Heat up one tablespoon of olive oil in a large sauteeing pan and cook the onion for about 5 minutes, until tender.
Add the artichokes to the pan, the white wine (or stock) and the same amount of water (1/2 cup). Season with salt and pepper according to your preference. Cover with a lid and cook for 30 minutes. Remove the lid and cook another 10 minutes. Let cool completely.
Place the artichokes and onions on serving plate, randomly add olives, feta cheese, lemon slices and chopped thyme. Drizzle with 1/2 tablespoon of olive oil and the vinegar. Check the salt and pepper if necessary.
2 1/4 cups White Lily all-purpose flour (or other brand if White Lilly is not available)
1/4 cup granulated sugar
pinch of sea salt or kosher salt
2 sticks (1 cup) unsalted butter, cold and cut into 1/4-inch cubes
3 tablespoons ice-cold water, or just enough to hold the pastry together
At least 30 minutes before rolling and baking (or up to one day in advance), prepare the pastry. In the bowl of a food processor fitted with a plastic blade, pulse together the flour, sugar and salt. Add the butter and pulse rapidly, 40 – 50 times, or until the butter is blended into the flour and is coarse and the butter is the size of small peas. Gradually, add the water in a small trickle, with the processor running. Continue adding just as the pastry starts coming together in the shape of a loose, crumbly ball. Turn out onto a lightly floured surface. Form into a disc, about 1″ high, and wrap tightly with plastic wrap. Refrigerate at least 30 minutes or overnight.
For the lavender infused buttermilk:
1 1/2 cups buttermilk
1/2 cup whole cream
1 tablespoon dried lavender flowers or lavender leaves (available at most gourmet specialty stores and some groceries)
For the custard dry ingredients:
1/4 cup flour
3/4 cup sugar
1/4 teaspoon kosher or sea salt
For the custard wet ingredients:
3 large eggs
6 tablespoons sweet butter, melted
1 teaspoon best-quality vanilla extract
Prepare tart crust. Chill 30 minutes (or overnight), and roll out into your preferred tart pan, creating a little border above the rim of the pan itself. Chill 20 – 30 minutes.
Preheat the oven to 375F. Place the prepared shell on a baking pan and partially blind bake the pastry by placing a piece of parchment paper on the bottom crust, filling it with dried beans or pie weight and baking for about 10 -15 minutes. Let cool and remove weights and paper. Brush down the pastry with the egg wash, and return to the oven to finish baking until golden brown, another 10 minutes. Remove the pre-baked shell from the oven and reduce the oven temperature to 350F. Allow the shell to cool slightly at room temperature.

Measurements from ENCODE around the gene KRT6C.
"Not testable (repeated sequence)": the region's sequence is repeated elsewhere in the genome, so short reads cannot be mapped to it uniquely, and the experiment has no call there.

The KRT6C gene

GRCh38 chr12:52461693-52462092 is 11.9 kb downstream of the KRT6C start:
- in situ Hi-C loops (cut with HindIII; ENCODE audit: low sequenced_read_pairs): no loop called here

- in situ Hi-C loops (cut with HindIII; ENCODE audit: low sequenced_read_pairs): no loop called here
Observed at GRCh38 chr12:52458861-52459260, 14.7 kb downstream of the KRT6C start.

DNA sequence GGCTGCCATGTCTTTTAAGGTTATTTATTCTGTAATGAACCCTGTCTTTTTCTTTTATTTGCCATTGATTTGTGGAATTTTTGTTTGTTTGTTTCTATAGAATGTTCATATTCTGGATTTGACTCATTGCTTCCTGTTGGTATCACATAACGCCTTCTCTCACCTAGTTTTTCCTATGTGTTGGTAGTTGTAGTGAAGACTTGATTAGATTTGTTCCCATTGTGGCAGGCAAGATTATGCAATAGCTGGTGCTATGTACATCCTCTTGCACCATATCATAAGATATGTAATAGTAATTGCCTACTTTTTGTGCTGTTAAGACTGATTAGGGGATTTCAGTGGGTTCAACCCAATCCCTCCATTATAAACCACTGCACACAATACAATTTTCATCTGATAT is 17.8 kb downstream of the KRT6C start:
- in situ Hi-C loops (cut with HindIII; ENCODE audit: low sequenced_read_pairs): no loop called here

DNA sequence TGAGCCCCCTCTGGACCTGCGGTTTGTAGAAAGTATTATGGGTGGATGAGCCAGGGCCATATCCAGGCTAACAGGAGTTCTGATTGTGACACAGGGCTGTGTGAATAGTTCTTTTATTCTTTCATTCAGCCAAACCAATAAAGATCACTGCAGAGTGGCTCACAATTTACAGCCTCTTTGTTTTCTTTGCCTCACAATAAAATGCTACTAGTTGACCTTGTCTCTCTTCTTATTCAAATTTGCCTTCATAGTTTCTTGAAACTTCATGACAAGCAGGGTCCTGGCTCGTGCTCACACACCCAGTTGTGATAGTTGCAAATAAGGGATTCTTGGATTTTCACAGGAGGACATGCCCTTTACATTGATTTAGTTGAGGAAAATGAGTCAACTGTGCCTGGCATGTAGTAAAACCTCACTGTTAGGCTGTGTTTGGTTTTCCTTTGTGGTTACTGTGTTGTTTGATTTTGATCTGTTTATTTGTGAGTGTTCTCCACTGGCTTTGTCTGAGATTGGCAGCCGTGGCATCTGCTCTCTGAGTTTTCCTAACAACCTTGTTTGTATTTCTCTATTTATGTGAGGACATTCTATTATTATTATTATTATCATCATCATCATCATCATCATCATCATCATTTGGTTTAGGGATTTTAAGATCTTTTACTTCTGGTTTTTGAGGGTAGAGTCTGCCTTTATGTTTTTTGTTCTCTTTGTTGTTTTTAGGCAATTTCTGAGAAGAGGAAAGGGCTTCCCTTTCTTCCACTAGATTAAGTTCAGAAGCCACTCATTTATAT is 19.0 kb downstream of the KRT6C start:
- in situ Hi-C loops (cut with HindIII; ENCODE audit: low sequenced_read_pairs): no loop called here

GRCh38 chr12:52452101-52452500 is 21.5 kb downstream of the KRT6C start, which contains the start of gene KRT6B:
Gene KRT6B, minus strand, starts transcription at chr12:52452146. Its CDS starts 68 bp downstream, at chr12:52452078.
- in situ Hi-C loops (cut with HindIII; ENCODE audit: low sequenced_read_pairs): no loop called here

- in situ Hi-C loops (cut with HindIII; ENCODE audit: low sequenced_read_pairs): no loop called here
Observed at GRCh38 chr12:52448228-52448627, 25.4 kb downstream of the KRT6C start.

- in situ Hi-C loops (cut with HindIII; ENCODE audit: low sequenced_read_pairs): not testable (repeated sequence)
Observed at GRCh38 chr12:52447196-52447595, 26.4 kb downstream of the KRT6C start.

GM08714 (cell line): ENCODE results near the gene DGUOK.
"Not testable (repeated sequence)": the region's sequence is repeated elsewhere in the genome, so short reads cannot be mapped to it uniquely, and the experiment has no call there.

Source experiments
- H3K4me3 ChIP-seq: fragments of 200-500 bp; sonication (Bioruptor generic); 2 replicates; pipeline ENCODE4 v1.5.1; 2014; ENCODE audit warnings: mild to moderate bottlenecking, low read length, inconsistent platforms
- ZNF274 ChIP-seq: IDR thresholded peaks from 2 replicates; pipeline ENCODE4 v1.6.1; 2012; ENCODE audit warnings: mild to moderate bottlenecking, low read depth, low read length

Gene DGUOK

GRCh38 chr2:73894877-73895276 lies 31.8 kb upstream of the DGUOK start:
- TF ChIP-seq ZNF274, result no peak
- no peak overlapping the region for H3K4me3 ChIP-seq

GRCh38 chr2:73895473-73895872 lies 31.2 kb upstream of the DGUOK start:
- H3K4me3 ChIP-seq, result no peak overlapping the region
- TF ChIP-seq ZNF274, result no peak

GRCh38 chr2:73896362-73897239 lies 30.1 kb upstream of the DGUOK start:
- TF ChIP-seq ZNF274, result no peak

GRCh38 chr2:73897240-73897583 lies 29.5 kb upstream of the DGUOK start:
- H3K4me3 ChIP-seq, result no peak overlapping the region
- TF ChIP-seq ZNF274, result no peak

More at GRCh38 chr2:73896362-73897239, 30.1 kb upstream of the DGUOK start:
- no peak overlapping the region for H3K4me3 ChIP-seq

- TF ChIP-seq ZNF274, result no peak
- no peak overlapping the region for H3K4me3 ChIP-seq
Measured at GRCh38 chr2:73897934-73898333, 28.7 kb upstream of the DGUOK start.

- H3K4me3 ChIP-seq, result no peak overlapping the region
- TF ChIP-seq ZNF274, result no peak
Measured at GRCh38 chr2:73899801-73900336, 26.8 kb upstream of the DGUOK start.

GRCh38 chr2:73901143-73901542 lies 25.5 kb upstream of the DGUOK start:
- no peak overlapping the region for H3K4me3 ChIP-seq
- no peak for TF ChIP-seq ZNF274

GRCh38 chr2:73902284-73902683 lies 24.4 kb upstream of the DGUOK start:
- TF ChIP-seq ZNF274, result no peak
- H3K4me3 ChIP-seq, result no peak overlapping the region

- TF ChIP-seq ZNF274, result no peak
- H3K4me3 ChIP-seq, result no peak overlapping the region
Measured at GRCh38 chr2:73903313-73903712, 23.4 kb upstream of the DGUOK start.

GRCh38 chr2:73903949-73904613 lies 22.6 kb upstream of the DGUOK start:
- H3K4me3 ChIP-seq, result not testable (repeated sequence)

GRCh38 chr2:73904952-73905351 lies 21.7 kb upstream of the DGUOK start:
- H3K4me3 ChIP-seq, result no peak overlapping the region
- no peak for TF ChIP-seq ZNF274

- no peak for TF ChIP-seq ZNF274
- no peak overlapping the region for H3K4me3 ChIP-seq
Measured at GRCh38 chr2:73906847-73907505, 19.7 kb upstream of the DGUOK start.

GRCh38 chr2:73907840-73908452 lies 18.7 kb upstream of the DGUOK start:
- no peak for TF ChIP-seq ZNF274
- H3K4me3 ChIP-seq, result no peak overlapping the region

Meanwhile, infuse the buttermilk with the lavender. Combine the buttermilk, cream and lavender flowers in a saucepan, whisking to combine. Turn the heat on high and bring up to a low boil, reduce the heat to medium low and simmer gently for 10 minutes. Remove from the heat and set aside to steep five minutes. Using a fine sieve, strain the infused buttermilk into a medium bowl and refrigerate to cool.
Meanwhile, in a large bowl, whisk together the dry ingredients (flour, sugar and salt), whisking to combine. In a medium bowl, combine the wet ingredients. Whisk the eggs for one minute until light and lemon-colored and fluffy. Whisk in the butter and vanilla. When the buttermilk has cooled to body-temperature or cooler, it’s time to add it to the wet mixture, slowly streaming into the egg mixture and whisking to combine. To finish the custard, stream the milk/egg mixture into the dry ingredients mixture, whisking constantly. Pour the custard into the prepared tart shell. Bake 35 minutes or until the custard has browned to a light tan and the custard still quivers to the touch. Remove from oven and cool for at least one hour before slicing.